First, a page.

In FIG. 2, the code detecting circuit 64 and the input controlling circuit 70 including the circuits 71, 72 and 73 are represented by relay circuits. The code detecting circuit 64 is composed of lines L1 to L4, wherein normally open contacts CR1T, CR2T, CR4T and CR8T respectively correspond to the first, second, third and fourth bits shown in the TABLE and normally closed contacts CR10T, CR20T, CR40T and CR80T respectively corresponds to the fifth, sixth, seventh and eighth bits shown in TABLE. Each of the normally open contacts CR1T, CR2T, CR4T and CR8T is closed when the corresponding bit has the digit 1, and each of the normally closed contacts CR10T, CR20T, CR40T and CR80T remains closed when the corresponding bit has the digit 0. Accordingly, it will be understood that a relay CR1 is energized only when one of the T codes T01 through T09 designating a spare tool is stored in the second register 62. For example, the T code T08 causes the contact CR8T to be closed thereby to energize the relay CR1.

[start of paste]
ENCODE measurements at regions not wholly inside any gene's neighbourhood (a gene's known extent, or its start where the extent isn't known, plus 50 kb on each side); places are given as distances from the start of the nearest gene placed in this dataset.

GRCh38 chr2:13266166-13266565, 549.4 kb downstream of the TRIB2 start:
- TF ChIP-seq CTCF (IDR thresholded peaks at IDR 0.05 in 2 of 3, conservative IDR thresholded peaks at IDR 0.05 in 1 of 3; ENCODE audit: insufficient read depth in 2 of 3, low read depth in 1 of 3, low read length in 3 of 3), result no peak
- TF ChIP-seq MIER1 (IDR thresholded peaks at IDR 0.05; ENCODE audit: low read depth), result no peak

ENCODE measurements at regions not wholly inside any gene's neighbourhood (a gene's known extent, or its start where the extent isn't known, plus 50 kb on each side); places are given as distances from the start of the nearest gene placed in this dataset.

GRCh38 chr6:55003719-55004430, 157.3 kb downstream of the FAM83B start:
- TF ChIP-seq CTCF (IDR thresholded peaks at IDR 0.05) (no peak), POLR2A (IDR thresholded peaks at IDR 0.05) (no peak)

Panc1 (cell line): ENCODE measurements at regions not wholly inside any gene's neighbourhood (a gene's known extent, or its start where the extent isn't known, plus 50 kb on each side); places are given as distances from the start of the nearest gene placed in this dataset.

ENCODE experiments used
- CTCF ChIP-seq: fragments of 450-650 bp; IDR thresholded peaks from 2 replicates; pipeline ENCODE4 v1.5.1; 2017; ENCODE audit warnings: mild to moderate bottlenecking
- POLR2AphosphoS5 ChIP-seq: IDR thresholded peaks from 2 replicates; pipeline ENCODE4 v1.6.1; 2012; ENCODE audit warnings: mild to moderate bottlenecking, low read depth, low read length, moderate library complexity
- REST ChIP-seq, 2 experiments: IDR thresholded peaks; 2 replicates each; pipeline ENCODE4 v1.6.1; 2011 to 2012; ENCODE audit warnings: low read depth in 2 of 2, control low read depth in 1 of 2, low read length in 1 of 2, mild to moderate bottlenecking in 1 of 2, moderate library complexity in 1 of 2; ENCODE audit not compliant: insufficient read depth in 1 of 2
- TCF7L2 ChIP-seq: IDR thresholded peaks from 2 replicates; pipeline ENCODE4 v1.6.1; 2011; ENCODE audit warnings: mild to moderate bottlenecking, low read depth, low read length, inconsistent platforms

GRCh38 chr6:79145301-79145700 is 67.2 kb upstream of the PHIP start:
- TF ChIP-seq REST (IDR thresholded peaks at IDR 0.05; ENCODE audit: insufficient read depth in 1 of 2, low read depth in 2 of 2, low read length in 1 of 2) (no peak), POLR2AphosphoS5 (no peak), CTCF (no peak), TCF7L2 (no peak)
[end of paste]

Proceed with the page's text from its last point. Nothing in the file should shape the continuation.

The signal generating circuit 73 is composed of lines L5 to L9, wherein normally open contacts CM74 and CM75 are respectively closed when M codes M74 and M75 are applied thereto from the output terminal 18 of the numerical controller 10, and a normally open contact CR1-1 is closed with the energization of the relay CR1 of the code detecting circuit 64. Accordingly, a relay CR2 is energized when one of the contacts CM74 and CM75 is closed under the condition that the normally open contact CR1-1 is closed. M74 and M75 are M codes for controlling the introduction and removal of the dimensional data stored in the digital switch DS to and from the memory 11. The relay CR2, when energized, causes a normally open contact CR2-1 to be closed to energize thereby a time relay TR1. When the time relay TR1 is timed up, a normally open contact TR1-1 is closed to energize a time relay TR2. At the same time, a relay CR3 is energized, since a normally open contact TR1-2 is closed with the time-up operation of the time relay TR1 and a normally closed contact TR2-1 continues to be closed until the time relay TR2 is timed-up. Accordingly, the energization of the relay CR3 continued until the time relay TR2 is timed up, and causes a normally open contact CR3-1 to be closed to apply thereby the strobe signal to the input terminal 15 of numerical controller 10.